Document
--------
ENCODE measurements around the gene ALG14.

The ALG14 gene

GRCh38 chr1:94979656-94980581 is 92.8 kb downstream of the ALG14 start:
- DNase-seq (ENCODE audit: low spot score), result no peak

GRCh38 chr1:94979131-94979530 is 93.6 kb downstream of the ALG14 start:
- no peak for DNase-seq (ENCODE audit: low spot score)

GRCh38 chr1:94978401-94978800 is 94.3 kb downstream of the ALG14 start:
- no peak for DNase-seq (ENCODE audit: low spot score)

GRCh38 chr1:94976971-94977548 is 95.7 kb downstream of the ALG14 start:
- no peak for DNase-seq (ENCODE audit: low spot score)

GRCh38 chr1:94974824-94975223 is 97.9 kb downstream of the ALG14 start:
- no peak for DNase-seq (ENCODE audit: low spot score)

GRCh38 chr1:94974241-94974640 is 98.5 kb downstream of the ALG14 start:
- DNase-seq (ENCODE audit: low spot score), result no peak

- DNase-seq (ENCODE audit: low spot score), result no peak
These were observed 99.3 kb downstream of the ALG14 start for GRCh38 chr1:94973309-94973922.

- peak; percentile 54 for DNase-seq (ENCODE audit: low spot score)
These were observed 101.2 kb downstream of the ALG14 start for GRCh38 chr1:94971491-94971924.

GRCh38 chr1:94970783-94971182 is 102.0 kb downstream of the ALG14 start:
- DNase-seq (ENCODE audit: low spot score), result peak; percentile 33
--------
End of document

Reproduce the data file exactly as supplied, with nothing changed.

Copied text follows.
ENCODE measurements around the gene ALG14.

The ALG14 gene

GRCh38 chr1:94979656-94980581 is 92.8 kb downstream of the ALG14 start:
- DNase-seq (ENCODE audit: low spot score), result no peak

GRCh38 chr1:94979131-94979530 is 93.6 kb downstream of the ALG14 start:
- no peak for DNase-seq (ENCODE audit: low spot score)

GRCh38 chr1:94978401-94978800 is 94.3 kb downstream of the ALG14 start:
- no peak for DNase-seq (ENCODE audit: low spot score)

GRCh38 chr1:94976971-94977548 is 95.7 kb downstream of the ALG14 start:
- no peak for DNase-seq (ENCODE audit: low spot score)

GRCh38 chr1:94974824-94975223 is 97.9 kb downstream of the ALG14 start:
- no peak for DNase-seq (ENCODE audit: low spot score)

GRCh38 chr1:94974241-94974640 is 98.5 kb downstream of the ALG14 start:
- DNase-seq (ENCODE audit: low spot score), result no peak

- DNase-seq (ENCODE audit: low spot score), result no peak
These were observed 99.3 kb downstream of the ALG14 start for GRCh38 chr1:94973309-94973922.

- peak; percentile 54 for DNase-seq (ENCODE audit: low spot score)
These were observed 101.2 kb downstream of the ALG14 start for GRCh38 chr1:94971491-94971924.

GRCh38 chr1:94970783-94971182 is 102.0 kb downstream of the ALG14 start:
- DNase-seq (ENCODE audit: low spot score), result peak; percentile 33